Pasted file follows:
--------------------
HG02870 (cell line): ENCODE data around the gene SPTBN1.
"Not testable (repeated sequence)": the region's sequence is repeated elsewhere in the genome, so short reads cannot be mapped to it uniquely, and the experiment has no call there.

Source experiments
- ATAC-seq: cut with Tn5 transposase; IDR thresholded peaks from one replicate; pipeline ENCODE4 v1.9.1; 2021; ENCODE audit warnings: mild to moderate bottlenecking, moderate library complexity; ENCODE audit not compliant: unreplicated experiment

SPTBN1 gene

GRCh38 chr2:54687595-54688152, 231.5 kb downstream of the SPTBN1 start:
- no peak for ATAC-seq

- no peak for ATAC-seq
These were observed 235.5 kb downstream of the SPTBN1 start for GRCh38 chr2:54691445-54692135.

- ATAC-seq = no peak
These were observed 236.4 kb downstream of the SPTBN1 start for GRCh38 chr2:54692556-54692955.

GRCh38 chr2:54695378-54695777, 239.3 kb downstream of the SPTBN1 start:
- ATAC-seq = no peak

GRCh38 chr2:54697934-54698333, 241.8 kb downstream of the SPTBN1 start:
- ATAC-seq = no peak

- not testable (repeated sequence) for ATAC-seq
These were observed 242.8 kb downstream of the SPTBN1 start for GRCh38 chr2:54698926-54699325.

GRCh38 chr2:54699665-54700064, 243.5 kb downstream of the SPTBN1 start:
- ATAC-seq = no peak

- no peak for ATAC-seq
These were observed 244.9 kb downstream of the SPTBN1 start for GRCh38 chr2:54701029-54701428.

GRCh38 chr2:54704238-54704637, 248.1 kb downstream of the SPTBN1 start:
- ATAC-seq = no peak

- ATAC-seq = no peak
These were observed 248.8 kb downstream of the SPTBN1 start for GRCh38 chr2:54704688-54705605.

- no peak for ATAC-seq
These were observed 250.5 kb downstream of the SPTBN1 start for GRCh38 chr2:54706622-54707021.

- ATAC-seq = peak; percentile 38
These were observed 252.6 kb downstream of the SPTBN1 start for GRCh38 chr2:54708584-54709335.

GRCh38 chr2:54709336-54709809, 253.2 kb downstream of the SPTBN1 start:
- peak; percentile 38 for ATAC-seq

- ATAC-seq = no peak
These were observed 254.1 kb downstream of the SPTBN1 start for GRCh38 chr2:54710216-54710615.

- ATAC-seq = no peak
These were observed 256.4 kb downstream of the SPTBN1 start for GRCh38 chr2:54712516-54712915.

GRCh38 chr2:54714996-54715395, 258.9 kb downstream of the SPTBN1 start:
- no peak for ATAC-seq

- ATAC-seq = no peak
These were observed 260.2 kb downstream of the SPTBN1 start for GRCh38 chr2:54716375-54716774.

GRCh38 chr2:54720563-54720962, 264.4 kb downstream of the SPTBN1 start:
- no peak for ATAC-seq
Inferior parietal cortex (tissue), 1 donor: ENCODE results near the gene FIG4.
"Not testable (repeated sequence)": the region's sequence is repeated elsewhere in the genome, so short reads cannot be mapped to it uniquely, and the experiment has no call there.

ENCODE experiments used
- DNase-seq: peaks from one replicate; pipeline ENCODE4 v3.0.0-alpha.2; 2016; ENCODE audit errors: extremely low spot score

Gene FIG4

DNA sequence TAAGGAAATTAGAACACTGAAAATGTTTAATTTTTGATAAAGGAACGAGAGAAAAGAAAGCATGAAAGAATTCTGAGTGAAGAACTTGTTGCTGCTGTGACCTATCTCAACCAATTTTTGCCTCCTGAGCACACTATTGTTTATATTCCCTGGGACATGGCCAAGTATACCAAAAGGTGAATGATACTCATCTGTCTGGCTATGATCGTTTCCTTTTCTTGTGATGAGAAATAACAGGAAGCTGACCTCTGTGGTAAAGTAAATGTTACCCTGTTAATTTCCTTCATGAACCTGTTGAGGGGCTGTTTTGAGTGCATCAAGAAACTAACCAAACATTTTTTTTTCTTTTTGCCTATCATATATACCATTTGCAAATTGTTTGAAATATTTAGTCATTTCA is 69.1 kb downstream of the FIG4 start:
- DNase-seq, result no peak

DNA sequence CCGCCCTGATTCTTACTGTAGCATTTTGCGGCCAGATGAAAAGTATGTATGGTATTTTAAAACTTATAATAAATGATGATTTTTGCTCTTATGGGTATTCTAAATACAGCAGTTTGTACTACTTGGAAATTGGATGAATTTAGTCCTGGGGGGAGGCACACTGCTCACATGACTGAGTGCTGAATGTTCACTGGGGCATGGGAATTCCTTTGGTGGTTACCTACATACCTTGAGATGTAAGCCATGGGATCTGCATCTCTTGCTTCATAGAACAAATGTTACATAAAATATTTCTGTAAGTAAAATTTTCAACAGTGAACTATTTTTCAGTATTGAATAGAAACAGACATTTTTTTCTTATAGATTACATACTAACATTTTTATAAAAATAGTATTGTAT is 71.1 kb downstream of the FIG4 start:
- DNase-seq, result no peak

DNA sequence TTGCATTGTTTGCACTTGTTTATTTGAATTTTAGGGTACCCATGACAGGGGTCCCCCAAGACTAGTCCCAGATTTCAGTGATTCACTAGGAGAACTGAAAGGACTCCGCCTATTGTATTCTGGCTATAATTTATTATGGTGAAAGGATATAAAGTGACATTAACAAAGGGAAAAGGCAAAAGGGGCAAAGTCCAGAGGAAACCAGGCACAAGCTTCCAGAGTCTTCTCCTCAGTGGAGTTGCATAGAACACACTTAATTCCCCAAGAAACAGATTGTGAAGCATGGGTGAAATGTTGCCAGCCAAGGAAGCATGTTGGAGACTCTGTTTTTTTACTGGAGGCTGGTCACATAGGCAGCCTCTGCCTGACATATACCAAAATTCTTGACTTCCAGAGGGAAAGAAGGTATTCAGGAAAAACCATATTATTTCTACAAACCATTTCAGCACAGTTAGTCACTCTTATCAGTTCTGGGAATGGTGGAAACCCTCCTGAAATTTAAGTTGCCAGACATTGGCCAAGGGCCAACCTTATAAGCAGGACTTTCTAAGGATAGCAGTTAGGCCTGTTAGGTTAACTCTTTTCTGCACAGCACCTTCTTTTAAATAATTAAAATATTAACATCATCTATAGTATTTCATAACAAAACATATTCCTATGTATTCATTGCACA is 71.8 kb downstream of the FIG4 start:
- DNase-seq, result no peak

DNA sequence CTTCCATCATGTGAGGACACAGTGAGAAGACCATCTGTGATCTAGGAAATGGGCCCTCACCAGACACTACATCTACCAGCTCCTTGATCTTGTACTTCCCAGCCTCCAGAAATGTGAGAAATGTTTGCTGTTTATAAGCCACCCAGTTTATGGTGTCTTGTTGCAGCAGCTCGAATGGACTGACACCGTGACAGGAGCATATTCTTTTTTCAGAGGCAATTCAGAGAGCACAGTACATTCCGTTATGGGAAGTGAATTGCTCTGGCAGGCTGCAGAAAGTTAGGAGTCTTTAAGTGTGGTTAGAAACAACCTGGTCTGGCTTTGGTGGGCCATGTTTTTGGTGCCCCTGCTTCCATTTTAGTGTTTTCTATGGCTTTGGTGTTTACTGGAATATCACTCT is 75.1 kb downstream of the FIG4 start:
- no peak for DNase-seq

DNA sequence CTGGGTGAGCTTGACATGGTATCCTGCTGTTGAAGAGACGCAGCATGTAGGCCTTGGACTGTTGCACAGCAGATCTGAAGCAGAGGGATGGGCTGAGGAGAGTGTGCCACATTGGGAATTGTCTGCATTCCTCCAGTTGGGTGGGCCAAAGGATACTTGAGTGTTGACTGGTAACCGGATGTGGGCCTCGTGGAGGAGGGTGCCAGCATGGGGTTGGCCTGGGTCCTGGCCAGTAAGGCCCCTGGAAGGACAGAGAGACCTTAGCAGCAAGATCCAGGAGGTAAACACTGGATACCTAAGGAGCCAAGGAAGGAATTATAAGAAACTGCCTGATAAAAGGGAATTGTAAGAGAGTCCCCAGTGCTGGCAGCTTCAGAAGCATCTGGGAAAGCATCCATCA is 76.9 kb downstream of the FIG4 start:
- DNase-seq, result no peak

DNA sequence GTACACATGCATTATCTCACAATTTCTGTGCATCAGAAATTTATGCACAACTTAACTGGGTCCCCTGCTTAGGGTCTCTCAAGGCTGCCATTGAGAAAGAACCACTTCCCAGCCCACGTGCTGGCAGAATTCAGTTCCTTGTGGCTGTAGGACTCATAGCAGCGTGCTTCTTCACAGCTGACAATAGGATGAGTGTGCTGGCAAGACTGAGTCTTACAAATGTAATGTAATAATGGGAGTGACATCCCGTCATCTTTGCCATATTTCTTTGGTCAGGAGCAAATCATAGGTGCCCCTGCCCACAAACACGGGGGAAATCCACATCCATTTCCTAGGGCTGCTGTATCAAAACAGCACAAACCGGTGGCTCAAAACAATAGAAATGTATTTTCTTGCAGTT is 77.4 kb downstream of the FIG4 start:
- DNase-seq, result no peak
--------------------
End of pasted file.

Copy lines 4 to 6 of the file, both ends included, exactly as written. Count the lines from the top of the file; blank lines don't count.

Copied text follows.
- ATAC-seq: cut with Tn5 transposase; IDR thresholded peaks from one replicate; pipeline ENCODE4 v1.9.1; 2021; ENCODE audit warnings: mild to moderate bottlenecking, moderate library complexity; ENCODE audit not compliant: unreplicated experiment

SPTBN1 gene

GRCh38 chr2:54687595-54688152, 231.5 kb downstream of the SPTBN1 start: